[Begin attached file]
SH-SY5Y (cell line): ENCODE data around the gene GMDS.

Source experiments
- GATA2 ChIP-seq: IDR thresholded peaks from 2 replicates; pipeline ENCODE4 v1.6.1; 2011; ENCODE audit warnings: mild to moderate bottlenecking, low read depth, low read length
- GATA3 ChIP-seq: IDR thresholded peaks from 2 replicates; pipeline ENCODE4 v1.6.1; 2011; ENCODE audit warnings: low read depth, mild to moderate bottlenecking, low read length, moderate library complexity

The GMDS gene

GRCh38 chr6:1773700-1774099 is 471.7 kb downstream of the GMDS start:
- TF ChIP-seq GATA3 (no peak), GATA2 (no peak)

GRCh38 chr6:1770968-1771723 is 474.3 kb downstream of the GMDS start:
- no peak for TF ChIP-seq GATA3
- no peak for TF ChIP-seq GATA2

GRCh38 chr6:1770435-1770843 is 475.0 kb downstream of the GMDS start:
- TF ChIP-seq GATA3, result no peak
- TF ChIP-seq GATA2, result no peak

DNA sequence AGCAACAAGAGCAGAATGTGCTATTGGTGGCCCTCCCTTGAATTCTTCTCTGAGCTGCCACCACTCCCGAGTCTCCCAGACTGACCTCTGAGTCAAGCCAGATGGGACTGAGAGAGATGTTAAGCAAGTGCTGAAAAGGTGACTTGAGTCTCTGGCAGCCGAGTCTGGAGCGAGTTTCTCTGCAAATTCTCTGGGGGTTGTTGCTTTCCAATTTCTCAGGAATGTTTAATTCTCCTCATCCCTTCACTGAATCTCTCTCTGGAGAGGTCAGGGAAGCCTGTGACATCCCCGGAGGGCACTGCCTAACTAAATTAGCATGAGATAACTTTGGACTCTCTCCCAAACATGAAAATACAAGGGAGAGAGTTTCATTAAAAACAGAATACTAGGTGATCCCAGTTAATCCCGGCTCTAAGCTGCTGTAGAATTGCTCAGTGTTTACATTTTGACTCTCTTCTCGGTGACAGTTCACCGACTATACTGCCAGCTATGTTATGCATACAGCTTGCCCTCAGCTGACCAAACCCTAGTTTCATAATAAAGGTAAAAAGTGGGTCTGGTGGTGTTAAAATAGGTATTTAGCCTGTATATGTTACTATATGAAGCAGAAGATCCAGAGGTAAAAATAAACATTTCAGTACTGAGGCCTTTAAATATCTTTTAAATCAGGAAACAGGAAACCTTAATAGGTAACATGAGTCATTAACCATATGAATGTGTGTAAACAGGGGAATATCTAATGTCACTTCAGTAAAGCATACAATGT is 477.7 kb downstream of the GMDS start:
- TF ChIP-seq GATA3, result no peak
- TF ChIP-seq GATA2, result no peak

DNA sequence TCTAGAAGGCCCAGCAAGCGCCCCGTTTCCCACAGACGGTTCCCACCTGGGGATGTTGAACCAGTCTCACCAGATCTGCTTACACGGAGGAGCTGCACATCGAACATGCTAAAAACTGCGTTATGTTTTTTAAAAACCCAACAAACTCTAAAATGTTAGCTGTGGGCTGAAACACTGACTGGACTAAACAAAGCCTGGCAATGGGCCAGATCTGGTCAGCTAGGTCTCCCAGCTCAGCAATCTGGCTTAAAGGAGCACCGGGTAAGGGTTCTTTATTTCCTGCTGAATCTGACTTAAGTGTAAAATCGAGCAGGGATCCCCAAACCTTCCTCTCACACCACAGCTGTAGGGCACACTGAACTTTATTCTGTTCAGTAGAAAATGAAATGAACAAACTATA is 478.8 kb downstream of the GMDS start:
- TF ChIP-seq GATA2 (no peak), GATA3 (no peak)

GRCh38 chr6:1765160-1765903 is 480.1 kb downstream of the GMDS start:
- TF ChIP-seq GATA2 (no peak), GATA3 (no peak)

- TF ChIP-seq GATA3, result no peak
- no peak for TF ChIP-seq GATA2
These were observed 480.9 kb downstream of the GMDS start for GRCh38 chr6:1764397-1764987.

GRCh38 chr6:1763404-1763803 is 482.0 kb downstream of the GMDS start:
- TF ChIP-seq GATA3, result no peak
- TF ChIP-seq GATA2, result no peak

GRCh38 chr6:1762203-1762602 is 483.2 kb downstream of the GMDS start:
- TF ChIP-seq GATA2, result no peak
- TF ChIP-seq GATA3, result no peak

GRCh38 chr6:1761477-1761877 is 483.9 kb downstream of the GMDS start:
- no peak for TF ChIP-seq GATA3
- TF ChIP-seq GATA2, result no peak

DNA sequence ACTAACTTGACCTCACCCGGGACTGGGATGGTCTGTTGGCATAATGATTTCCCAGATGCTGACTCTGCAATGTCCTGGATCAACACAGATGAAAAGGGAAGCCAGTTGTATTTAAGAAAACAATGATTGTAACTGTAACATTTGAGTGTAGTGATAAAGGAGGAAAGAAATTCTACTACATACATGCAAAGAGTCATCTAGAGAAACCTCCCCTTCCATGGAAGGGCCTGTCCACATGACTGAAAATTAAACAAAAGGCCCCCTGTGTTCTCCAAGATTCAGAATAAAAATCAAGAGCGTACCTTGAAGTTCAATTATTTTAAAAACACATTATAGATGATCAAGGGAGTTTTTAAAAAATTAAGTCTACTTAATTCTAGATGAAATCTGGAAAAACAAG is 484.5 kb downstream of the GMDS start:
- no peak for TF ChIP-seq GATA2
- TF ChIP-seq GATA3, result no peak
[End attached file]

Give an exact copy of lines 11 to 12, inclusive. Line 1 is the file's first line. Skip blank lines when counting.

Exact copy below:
GRCh38 chr6:1770435-1770843 is 475.0 kb downstream of the GMDS start:
- TF ChIP-seq GATA3, result no peak